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Misty Koper, Talent
A member of the AccessAbilities Steering Committee who has a genetic, chronic condition called Ehlers-Danlos Syndrome, Misty believes that working differently inspires innovation.
Learn more about Misty
- What is your role at EY?
I work on the Human Resources Projects team at Ernst & Young LLP on acquisitions and special projects. I am also the Abilities Champion for the McLean office and a member of the AccessAbilities Steering Committee.
- What differing ability do you have? Please share any background that you are willing for others to know about.
I have Ehlers-Danlos Syndrome. It is a genetic and chronic syndrome that causes pain, mobility issues, and occasional sudden injuries. As a result, I move along the visibility spectrum of abilities, meaning that I sometimes have a visible indicator (like a cane), and sometimes, my disability is not visible to others.
- What is the one thing you want people to know about your differing ability?
I never thought of myself as having a disability. Ehlers-Danlos Syndrome is something I've had since birth, so it is a part of my very DNA. As a result, I have "worked differently" than others since the day I was born. I've walked differently, moved differently, and thought differently about how to achieve the same results as others.
Ehlers-Danlos Syndrome is unpredictable, and scheduling can become a challenge. Doctors’ appointments or physical therapy may need to be worked into an already full week. EY allows me the flexibility to rearrange my schedule in such a way that I can attend appointments, while still getting all of my work done.
- Ernst & Young LLP has been ranked by DiversityInc as the #1 company for people with disabilities. How has the firm and your team colleagues worked with you to make you as comfortable as possible and enabled you to perform at such a high level?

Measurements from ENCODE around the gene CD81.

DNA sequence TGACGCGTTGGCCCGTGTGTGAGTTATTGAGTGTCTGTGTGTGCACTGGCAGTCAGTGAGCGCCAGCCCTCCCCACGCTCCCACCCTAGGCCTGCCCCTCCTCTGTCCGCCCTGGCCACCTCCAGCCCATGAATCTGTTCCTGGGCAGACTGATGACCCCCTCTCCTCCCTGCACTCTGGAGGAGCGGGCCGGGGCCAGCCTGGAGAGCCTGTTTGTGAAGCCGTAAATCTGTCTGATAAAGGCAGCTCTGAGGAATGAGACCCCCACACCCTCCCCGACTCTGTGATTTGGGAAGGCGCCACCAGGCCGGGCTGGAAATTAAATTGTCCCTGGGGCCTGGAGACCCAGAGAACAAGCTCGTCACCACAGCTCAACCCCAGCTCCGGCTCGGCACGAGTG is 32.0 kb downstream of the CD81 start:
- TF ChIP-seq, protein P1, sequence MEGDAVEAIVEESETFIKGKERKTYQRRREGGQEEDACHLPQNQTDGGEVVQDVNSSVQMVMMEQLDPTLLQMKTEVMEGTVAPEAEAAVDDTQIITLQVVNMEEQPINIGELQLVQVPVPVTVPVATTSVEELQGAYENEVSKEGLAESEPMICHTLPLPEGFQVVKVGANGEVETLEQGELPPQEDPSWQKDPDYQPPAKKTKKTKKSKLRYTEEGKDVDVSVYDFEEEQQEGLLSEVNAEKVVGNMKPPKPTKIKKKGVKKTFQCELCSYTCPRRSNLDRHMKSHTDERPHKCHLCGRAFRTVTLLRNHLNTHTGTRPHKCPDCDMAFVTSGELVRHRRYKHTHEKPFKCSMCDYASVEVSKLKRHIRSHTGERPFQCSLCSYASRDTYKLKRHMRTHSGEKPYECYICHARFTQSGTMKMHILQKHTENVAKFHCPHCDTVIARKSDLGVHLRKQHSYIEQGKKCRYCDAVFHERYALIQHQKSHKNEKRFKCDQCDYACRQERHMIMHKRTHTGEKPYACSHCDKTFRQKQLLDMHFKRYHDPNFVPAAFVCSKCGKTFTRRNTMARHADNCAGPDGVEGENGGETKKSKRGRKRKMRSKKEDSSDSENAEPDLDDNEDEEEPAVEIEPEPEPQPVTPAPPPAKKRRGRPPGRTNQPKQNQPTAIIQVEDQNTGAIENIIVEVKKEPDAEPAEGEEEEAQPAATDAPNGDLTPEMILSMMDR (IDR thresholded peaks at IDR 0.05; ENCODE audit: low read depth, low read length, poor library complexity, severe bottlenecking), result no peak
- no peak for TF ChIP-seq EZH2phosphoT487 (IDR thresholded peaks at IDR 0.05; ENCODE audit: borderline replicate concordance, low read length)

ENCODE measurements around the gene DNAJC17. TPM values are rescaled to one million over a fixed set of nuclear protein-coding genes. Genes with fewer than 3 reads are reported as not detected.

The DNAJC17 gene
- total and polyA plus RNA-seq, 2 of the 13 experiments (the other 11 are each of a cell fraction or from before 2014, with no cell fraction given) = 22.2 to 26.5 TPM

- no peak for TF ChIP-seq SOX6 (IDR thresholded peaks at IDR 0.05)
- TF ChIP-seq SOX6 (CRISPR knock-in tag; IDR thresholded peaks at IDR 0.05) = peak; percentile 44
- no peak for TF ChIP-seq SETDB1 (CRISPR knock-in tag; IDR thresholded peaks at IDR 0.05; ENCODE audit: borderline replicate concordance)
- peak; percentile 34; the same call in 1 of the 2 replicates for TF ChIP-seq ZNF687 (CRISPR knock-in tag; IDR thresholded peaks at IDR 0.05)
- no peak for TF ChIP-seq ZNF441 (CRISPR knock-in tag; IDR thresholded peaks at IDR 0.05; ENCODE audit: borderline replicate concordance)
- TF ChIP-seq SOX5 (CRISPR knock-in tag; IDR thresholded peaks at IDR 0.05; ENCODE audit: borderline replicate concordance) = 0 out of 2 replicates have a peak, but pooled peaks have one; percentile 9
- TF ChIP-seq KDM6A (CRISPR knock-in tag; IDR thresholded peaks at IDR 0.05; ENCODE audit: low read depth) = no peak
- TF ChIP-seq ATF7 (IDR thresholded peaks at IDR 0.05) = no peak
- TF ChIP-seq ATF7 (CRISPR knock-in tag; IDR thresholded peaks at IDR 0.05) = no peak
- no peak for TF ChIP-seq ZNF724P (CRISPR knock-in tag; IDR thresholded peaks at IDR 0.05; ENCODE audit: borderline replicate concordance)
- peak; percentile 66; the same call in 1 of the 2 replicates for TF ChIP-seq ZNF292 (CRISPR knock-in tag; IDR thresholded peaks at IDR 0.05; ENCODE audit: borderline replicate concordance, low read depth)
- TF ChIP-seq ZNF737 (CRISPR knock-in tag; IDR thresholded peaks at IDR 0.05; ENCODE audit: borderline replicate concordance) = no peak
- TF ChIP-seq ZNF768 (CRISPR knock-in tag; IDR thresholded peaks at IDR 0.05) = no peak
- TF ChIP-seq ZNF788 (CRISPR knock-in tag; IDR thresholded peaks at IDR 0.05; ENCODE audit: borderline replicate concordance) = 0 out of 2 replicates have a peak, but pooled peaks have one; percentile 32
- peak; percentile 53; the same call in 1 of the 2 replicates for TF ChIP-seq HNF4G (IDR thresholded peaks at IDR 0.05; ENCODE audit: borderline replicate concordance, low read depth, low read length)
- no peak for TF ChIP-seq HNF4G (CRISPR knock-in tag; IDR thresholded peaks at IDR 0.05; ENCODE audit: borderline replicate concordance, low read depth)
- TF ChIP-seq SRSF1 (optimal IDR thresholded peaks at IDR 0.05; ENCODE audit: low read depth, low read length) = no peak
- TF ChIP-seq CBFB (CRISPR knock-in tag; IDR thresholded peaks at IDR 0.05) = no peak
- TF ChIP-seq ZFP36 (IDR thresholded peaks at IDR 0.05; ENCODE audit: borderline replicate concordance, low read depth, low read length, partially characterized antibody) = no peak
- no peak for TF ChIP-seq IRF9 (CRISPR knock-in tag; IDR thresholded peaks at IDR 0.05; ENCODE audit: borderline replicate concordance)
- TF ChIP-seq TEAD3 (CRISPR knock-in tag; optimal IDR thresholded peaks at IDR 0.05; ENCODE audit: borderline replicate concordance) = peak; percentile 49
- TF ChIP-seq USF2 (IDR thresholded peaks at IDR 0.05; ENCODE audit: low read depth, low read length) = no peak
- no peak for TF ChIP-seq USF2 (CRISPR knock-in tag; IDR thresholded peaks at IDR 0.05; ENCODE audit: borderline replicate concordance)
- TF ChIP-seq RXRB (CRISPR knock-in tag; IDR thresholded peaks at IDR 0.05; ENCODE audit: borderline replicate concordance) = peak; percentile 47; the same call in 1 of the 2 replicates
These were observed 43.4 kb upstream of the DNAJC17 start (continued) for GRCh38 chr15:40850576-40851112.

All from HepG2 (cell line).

My entire team works remotely, which affords me the opportunity to work anywhere. I can see specialists in other cities, while maintaining my ability to work in a local EY office, or from a hotel.
Most days, I work from home, giving me the ability to arrange to accomplish my work, while still managing my condition. For example, I have a monthly medical test that I arrange at 7:00 AM, so I can be home and working by 8:30 AM. When a need to work differently arises, my team and I work together to develop a plan that helps me manage my condition, but also allows me to meet my commitments to the business.
- What does building a better working world mean to you, specifically as a person with a differing ability?
I believe that working differently inspires innovation. If two people want to achieve the same goal, and one has to achieve the goal differently, there is a greater likelihood that the second person will come up with something new and innovative. The challenges that I have working, going to school full-time, and managing a chronic condition leave room for plenty of innovation in scheduling.
Being able to work from home saves the time that would usually be expended commuting to and from the office. I can channel that energy into my job and use the time effectively, so I reserve the time that I feel well throughout the day. This also allows me to schedule doctors’ appointments early in the morning, or in the late afternoon, without cutting into an average work day. When I need to see specialists far away, I can even connect to the network remotely to continue to work efficiently. Using time differently keeps my energy level higher than it would be otherwise.